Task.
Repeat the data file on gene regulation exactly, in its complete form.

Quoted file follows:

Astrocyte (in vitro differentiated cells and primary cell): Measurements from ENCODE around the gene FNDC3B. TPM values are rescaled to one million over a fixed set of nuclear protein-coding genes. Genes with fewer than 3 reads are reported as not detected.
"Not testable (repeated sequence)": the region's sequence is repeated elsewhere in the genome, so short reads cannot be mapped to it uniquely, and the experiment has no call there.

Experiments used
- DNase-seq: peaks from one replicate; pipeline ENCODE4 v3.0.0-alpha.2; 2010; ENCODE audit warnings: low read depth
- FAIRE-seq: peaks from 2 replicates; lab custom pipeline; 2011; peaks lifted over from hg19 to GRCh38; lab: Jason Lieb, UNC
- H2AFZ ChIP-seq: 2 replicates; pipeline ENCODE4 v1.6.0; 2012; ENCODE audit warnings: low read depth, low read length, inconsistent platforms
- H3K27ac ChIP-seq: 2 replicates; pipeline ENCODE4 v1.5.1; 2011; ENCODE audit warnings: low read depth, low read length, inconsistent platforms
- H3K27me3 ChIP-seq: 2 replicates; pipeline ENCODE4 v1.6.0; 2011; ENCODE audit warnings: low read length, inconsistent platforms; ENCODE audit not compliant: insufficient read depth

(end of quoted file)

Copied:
Astrocyte (in vitro differentiated cells and primary cell): Measurements from ENCODE around the gene FNDC3B. TPM values are rescaled to one million over a fixed set of nuclear protein-coding genes. Genes with fewer than 3 reads are reported as not detected.
"Not testable (repeated sequence)": the region's sequence is repeated elsewhere in the genome, so short reads cannot be mapped to it uniquely, and the experiment has no call there.

Experiments used
- DNase-seq: peaks from one replicate; pipeline ENCODE4 v3.0.0-alpha.2; 2010; ENCODE audit warnings: low read depth
- FAIRE-seq: peaks from 2 replicates; lab custom pipeline; 2011; peaks lifted over from hg19 to GRCh38; lab: Jason Lieb, UNC
- H2AFZ ChIP-seq: 2 replicates; pipeline ENCODE4 v1.6.0; 2012; ENCODE audit warnings: low read depth, low read length, inconsistent platforms
- H3K27ac ChIP-seq: 2 replicates; pipeline ENCODE4 v1.5.1; 2011; ENCODE audit warnings: low read depth, low read length, inconsistent platforms
- H3K27me3 ChIP-seq: 2 replicates; pipeline ENCODE4 v1.6.0; 2011; ENCODE audit warnings: low read length, inconsistent platforms; ENCODE audit not compliant: insufficient read depth